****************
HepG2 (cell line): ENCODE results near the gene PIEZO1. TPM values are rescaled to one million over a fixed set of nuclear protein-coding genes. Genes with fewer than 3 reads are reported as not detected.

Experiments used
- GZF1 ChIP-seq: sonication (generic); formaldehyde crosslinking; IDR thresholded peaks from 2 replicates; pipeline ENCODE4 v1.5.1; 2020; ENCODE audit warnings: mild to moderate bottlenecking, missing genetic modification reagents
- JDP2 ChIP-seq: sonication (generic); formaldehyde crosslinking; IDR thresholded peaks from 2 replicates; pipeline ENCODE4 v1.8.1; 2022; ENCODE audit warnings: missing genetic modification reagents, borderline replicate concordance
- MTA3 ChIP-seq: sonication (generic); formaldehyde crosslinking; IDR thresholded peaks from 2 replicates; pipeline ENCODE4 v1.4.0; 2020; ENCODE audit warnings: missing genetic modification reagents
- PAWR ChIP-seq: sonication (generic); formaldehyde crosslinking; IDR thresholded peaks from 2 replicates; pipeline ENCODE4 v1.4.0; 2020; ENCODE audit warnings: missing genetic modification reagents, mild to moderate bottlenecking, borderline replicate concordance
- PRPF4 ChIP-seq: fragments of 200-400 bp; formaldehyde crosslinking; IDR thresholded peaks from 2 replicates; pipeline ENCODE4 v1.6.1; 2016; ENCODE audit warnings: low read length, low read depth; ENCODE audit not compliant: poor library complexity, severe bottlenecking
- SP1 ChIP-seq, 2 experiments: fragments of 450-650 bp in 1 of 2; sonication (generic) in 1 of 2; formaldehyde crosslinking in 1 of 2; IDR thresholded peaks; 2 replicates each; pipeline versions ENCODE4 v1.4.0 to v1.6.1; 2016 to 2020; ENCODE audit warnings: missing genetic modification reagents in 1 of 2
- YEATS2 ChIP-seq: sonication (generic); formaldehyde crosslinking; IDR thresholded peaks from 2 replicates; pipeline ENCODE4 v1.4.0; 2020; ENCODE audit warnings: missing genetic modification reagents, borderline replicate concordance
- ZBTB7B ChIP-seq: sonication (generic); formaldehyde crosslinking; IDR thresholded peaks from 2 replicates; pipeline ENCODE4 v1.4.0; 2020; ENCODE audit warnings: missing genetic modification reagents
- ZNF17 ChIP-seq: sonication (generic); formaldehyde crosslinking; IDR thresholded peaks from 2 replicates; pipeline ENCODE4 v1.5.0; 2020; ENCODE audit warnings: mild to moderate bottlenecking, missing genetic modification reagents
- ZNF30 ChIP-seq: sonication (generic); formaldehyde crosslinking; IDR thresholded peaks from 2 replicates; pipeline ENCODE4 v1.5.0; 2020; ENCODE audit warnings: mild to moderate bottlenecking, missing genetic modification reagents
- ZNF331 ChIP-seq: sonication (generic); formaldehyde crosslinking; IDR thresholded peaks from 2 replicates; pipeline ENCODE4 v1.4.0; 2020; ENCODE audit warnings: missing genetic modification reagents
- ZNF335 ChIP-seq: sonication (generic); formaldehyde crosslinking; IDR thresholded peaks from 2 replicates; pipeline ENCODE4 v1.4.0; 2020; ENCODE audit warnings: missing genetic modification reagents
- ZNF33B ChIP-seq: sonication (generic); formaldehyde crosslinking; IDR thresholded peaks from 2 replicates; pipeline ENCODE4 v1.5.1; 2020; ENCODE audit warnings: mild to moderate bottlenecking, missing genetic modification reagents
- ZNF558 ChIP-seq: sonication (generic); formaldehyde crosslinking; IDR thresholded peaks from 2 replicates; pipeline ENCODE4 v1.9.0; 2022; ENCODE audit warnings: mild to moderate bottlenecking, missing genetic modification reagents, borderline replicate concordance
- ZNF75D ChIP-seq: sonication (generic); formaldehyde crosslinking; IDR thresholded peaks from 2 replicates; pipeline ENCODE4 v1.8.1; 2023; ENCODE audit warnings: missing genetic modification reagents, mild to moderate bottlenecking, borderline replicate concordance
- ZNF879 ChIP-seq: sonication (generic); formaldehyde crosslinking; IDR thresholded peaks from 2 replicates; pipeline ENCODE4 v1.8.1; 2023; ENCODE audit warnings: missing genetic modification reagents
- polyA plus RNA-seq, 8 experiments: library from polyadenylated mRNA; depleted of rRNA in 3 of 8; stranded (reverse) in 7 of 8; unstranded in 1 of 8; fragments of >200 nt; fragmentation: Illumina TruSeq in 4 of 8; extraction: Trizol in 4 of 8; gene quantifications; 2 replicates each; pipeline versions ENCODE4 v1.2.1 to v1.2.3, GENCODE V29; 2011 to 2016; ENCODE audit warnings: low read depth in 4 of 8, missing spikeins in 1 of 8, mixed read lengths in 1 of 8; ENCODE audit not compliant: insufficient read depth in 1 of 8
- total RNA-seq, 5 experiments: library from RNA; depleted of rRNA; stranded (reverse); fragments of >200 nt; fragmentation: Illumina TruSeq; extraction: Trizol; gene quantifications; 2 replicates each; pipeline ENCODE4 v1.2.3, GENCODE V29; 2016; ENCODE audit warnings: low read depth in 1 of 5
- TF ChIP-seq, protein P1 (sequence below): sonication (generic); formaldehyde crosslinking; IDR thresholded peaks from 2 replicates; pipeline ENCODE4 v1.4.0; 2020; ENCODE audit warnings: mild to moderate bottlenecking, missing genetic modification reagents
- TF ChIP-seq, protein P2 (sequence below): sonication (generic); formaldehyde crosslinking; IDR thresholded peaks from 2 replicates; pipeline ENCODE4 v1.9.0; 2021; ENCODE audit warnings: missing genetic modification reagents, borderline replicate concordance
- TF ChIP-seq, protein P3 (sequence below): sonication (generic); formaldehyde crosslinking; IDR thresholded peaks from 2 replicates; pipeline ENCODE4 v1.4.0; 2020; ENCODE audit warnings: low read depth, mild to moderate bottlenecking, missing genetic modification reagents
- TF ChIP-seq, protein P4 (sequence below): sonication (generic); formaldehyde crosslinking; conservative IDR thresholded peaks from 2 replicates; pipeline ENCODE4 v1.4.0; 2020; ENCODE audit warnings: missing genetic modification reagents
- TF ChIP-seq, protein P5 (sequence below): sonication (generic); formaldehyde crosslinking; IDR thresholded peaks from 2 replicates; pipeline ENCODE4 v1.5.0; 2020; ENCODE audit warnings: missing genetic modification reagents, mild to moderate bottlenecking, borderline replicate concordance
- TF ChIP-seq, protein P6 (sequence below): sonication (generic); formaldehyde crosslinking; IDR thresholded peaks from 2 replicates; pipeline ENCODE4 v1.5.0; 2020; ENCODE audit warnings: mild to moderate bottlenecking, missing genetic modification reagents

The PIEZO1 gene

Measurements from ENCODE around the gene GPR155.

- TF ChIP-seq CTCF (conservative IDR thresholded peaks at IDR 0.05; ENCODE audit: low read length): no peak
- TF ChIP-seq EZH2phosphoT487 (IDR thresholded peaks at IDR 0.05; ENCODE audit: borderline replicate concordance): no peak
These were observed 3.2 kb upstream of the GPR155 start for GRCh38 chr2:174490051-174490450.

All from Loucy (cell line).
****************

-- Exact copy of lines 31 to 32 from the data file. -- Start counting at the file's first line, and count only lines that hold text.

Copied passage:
These were observed 3.2 kb upstream of the GPR155 start for GRCh38 chr2:174490051-174490450.

All from Loucy (cell line).